I graduated from Danville Schlarman High School in 1971. At that time the population of Danville was about 42,000. The population peaked at about 44,000 or so sometime when I was in high school. Danville now has a population of 33,904 according to the last census. Interestingly enough, Danville is growing by leaps and bounds geographically. The area keeps expanding outward (mainly to the North) while much of the "inner core" decays.

When I was in high school, Danville had three pizza parlors. I think there are at least 8 now. The number of additional restaurants, shopping centers, coffee houses etc is now staggering. The population of Danville has shrunk by 33% but the number of retail stores and restaurants has grown by 300% easily. Does this make any sense?

Industry

Danville Illinois was once home of Chuckles.

Danville was also the home of a General Motors foundry, aerosol bottling companies, a Coca Cola bottling plant, Hyster fork lift truck manufacturing etc etc etc. All have left. Hyster still exists but in a non-manufacturing role only.

Danville still lays claim to fame as having the world's largest grain elevator.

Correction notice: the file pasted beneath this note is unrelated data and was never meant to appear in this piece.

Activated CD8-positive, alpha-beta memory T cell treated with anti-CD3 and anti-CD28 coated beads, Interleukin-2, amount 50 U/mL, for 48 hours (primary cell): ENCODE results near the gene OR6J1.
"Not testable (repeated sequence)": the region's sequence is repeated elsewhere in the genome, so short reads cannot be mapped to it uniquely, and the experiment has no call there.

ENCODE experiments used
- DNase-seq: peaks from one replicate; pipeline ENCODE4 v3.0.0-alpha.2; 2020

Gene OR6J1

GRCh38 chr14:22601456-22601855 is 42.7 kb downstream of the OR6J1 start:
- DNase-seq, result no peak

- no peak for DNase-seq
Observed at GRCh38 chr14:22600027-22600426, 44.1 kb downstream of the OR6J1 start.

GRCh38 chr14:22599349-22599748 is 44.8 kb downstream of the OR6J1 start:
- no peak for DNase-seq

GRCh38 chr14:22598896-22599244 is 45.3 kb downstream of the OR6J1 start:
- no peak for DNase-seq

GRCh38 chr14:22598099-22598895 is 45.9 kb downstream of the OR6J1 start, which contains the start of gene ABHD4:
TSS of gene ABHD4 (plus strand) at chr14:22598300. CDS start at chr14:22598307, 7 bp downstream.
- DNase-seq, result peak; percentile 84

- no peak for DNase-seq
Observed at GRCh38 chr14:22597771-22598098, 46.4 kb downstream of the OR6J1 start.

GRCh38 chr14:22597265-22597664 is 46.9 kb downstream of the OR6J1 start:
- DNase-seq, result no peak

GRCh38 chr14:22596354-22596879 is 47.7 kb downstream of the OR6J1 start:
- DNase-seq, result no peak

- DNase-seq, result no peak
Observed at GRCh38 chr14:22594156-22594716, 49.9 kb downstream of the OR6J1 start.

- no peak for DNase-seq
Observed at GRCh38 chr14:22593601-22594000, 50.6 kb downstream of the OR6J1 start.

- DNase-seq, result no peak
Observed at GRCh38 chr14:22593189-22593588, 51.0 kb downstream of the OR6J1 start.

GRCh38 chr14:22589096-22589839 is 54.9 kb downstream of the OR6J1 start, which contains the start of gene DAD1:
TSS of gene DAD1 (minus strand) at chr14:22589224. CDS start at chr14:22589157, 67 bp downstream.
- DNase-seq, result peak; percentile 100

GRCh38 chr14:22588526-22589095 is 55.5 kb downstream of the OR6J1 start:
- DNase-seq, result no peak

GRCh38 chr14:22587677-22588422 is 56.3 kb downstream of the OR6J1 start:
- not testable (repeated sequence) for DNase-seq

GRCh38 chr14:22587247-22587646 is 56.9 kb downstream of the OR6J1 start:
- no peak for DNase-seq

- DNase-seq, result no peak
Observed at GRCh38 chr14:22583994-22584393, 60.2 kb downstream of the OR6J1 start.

Following is a picture of the Lauhoff grain elevator in Danville.

That grain elevator exploded when I was in high school (grain dust powder is very explosive) and the flames could be seen as far away as Chicago, 120 miles north.

Question of the Day?

Will places like Danville will just sink into the sunset, or is a revival is on the way?

$250,000 will buy one of the best homes in the entire county (let alone the city proper). $250,000 in LA might buy you a bad house in a bad neighborhood. Yes, Danville is in decay, but it is not a crime ridden decay. It is a decay caused not by infiltration of gangs or crime but by flight of businesses. Danville is an aging city.

Still one has to wonder about all the new retail stores and restaurants. If expansion is happening in Danville, is there any place in the country (above say 20,000 in population) where expansion is not occurring?

Looking ahead what does that say about pricing pressures and the ability to pass costs on?